The new two-storey bird hide at Crossness Nature Reserve was officially opened on Friday 16th May at an event attended by over 50 officers from Thames Water, Bexley Council, Thamesmead organisations, the builders and national and local nature conservation groups.
Guests gathered in a marquee to hear speeches, before David Lindo, better known as ‘The Urban Birder’, Crossness Nature Reserve Manager Karen Sutton and long-serving Thames Water employee and biodiversity advisor Andy Tomczinski (in whose honour the hide has been christened ‘Andy’s hut’) cut a ceremonial ribbon.
David, Karen and Andy prepare the cut the ribbon ( photo Ralph/BrendaTodd)
Attendees were then shown around part of the site in blazing sunshine by expert members of the Nature Reserve Friends Group, before enjoying refreshments back at the marquee.
Karen Sutton had opened proceedings with thanks to Thames Water for support and funding, whilst highlighting the critical role of her volunteers in having made the site one of the finest in the Borough for wildlife, and one of the top half dozen bird sites in London.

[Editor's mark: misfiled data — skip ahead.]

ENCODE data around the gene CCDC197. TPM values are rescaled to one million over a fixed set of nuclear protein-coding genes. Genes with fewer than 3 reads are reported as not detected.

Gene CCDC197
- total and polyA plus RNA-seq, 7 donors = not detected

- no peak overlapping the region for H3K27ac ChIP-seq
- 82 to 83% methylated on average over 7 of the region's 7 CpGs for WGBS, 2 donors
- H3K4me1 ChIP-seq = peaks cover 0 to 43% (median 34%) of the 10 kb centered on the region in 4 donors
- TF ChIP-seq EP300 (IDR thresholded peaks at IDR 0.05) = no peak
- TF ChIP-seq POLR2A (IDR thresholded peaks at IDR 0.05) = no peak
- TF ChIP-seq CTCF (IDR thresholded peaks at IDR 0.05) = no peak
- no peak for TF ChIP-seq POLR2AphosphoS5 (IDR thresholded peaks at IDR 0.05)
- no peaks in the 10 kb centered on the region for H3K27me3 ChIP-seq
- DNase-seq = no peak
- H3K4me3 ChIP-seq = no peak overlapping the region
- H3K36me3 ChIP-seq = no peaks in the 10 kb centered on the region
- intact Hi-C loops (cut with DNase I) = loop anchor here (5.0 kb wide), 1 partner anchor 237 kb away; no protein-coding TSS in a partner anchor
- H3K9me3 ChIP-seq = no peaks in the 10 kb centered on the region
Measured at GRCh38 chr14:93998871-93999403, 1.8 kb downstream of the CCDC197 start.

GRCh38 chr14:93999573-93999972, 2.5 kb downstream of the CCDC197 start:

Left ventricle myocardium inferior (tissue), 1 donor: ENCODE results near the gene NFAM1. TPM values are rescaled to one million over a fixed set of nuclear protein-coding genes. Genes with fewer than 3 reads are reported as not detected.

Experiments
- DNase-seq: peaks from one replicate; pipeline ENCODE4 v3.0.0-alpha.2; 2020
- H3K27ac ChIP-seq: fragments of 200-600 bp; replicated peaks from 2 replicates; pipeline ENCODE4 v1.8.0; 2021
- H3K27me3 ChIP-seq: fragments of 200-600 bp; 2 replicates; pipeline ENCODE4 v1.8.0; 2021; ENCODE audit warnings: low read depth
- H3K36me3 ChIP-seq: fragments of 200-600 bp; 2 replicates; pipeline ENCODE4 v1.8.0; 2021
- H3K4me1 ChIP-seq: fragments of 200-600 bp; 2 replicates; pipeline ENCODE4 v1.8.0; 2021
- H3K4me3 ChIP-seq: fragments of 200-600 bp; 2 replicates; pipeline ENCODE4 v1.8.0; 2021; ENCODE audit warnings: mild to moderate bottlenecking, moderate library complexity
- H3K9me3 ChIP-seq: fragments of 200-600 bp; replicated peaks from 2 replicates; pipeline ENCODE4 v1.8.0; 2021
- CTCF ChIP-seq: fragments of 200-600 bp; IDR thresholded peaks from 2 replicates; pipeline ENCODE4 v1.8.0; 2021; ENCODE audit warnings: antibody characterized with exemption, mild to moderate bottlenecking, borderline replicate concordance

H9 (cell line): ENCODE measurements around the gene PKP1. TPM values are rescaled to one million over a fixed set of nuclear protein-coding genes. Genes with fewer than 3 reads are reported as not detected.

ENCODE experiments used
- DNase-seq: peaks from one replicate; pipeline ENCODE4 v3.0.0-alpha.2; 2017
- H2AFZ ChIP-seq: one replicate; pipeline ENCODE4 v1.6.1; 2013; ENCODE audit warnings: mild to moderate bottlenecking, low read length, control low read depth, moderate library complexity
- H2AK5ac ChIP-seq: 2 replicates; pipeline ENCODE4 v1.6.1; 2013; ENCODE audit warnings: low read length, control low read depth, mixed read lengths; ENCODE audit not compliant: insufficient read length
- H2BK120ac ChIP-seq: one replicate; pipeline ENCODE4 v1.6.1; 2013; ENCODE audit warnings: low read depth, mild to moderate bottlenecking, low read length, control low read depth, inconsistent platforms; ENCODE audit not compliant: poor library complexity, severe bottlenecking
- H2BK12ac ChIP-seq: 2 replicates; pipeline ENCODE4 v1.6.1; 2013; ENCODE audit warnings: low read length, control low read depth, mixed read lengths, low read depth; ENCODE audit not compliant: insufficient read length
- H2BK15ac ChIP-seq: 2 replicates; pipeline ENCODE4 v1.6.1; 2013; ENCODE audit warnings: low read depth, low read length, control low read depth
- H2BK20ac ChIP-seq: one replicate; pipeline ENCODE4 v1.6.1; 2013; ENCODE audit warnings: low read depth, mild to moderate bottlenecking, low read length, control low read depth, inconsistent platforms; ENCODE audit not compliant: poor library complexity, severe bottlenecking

Helen Newman, Thames Water’s Head of Corporate Responsibility and Sustainability spoke of the company’s pride in the site and the resources it had put into it, praising Karen’s work as did everybody else.
Local ornithologist and compiler of the ‘Bexley Bird Report’ Ralph Todd spoke for the Friends and provided more information about the importance of the site and the fantastic wildlife it supports, indeed just before the event had started the birders already present had seen both a Marsh Harrier and a Red Kite drift over. Particular attention was also drawn to the long list of invertebrates recorded last summer, including a number of rarities. In Ralph’s opinion the new bird hide is the best in the whole of south-east England.
Ralph speaks to the assembled throng ( photo Brenda Todd)
David Lindo http://www.theurbanbirder.com/ spoke eloquently of the need to engage with the wider public, and about his experiences of doing so with young people who previously had no interest in or knowledge of wildlife. Urban sites such as this provided a great opportunity to do so, and he encouraged us to reach out further by embracing social media such as Twitter, so that people like his taxi driver won’t in future be able to say that they’d never heard of the place. David admitted he’d never been to Crossness before, but was clearly impressed, and said he would certainly be mentioning it in his next book.
Ralph, Karen and David pose for photographs ( photo Brenda Todd)
The hide, with its panoramic views in all directions, is within the pallisade-fenced ‘protected area’, but accessible to Friends group members who have the gate access code. For details on joining go to: http://www.thameswater.co.uk/
Hide pictures by Ursula Keene showing the outside south face and inside, top floor.